Veterinary Medical Scientist Research Training Program Selects New Candidates

Each year, the Texas Veterinary Medical Foundation (TVMF) funds a grant to the Texas A&M University (TAMU) Veterinary Medical Scientist Research Training Program (VMSRTP), which supports the exposure of veterinary students to cutting-edge research within the veterinary profession. These funds are raised through TVMF’s Buck-A-Year development initiative.

Student fellows conduct full-time research during a 12-week period in the summer under the advice and direction of a faculty mentor. In addition to conducting research, students participate in field trips to other research sites to broaden and enrich their exposure to veterinary research. The program concludes with a research conference and a closing banquet.

This year’s TVMF grant recipients were Morgan Gunn and Andrew Brown. This summer, Gunn was mentored by Dr. Aline Rodrigues Hoffmann, a pathologist in the veterinary pathology department, and her research project was on “In vitro evaluation of Staphyloccous felis as a potential probiotic therapy for canine superficial pyoderma.” Brown was mentored by Dr. Mary Nabity in the veterinary pathobiology (clinical pathology) department and Dr. Gui Verocai in the department of veterinary pathobiology (parasitology), and his research project was on the evaluation of urine for antigen detection of Dirofilaria immitis in dogs.

The daughter of a shelter veterinarian and veterinary surgeon, Gunn spent most of her childhood growing up in Orange Grove, Texas, with her younger brother and sister.

Despite spending her childhood in her mother’s veterinary clinic, Gunn did not always want to be a veterinarian.

“I spent lots of time on the floor of my mom’s surgery room in her vet clinic growing up, but I didn’t have the same love for medicine that I do now,” she said. “I think that as I progressed through my animal science bachelor’s degree, I slowly began to put pieces together that I loved problem solving, striving to understand how animals interact with the environment around them, how we can improve their welfare and most importantly how to empower animal stewards and caretakers to provide the best care possible. Once I began to seriously consider medicine, many of my advisors urged me to pursue animal science graduate school instead, but I’m so glad I made the leap of faith to pursue vet med and fall in love with medicine!”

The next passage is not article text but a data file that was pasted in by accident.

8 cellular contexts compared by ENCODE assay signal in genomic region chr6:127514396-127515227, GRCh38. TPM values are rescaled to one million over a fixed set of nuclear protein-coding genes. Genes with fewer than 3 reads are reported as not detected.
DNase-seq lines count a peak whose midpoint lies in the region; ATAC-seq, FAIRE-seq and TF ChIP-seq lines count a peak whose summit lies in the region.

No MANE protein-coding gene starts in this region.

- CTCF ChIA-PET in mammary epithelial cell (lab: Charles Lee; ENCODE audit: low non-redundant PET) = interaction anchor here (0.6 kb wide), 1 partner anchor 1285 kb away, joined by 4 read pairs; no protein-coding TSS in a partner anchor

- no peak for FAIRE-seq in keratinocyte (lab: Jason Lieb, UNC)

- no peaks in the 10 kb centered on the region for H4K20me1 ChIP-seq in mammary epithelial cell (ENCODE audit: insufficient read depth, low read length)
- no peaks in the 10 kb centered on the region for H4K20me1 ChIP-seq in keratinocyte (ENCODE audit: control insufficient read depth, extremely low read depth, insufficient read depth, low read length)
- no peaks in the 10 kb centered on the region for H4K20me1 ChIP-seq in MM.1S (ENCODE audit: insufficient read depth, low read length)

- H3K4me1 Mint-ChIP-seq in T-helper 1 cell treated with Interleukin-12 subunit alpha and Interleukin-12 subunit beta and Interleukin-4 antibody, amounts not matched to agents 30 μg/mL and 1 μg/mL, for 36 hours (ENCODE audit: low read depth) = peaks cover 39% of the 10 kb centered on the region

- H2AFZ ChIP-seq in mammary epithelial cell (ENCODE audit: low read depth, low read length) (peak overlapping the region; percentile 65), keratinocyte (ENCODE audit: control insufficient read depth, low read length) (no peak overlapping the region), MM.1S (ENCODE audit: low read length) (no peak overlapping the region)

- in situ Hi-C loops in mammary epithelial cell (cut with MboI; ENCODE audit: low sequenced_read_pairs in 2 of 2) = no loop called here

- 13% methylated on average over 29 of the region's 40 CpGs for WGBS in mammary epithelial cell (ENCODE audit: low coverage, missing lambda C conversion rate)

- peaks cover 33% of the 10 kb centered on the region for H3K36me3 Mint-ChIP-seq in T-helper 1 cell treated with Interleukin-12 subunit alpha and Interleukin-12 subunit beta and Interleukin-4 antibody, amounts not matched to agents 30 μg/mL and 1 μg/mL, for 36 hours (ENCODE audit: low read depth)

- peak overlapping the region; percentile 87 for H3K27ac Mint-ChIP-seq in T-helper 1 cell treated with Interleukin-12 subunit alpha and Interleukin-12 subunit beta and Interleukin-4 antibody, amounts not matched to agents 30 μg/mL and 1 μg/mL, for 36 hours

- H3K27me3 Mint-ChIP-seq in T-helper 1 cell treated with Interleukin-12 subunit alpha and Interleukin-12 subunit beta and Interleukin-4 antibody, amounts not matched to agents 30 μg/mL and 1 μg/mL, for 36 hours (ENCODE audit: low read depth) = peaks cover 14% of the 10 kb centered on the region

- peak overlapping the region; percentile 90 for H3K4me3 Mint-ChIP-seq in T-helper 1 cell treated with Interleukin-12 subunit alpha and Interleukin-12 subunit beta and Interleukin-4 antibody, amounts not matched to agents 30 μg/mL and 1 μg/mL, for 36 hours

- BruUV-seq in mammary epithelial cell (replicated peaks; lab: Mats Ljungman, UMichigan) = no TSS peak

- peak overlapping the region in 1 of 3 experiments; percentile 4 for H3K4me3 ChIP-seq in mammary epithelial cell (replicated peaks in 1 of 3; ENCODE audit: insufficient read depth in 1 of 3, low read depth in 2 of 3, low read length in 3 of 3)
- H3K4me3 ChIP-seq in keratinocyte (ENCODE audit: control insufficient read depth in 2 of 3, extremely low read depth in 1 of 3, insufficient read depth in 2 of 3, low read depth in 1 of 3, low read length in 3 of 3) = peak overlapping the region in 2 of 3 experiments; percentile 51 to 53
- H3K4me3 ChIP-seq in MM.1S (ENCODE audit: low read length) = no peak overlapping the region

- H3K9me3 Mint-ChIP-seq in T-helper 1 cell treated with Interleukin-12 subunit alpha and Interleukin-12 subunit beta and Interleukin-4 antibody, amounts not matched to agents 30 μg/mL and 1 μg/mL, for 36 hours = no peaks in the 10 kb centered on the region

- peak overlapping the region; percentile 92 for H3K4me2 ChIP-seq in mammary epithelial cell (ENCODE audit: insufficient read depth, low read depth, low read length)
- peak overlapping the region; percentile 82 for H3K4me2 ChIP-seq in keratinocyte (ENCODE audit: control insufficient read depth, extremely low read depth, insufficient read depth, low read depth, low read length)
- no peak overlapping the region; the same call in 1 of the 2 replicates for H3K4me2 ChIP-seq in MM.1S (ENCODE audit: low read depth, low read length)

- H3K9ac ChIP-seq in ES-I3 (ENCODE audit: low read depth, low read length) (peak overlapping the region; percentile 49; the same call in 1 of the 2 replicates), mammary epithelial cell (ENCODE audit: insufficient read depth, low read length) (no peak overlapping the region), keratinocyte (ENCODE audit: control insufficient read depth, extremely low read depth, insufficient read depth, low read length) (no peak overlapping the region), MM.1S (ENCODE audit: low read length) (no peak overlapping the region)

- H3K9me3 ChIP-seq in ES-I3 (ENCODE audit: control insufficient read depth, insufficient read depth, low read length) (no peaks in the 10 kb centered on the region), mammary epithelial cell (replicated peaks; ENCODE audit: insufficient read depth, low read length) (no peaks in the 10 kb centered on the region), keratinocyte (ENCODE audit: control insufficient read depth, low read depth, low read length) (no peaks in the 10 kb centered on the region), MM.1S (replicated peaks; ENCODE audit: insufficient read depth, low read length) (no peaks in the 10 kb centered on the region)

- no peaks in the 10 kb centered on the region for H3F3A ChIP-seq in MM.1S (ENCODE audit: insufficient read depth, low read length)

Gunn loves waking up every day knowing she is going to learn something new, and that’s a big reason why she applied for the VMSRTP.
“My ultimate goal was to push myself outside of my comfort zone and try something completely new to me,” she said.

Although new to research, Gunn is inspired by knowing her work will benefit so many more than just herself.

“I am extremely passionate about our growing knowledge of how the microbiome, or the microorganisms living in and on the body, influence our health,” she said. “As we discover more and more about how the bacteria on our skin and in our gut protect and benefit us, we are finding more opportunities to manipulate the microbiome to treat disease and reduce the use of conventional antibiotics. This is especially important to us as veterinarians, as the use of antibiotics in veterinary medicine creates a huge opportunity for dangerous antibiotic resistance in companion animals, food animals and even human beings.”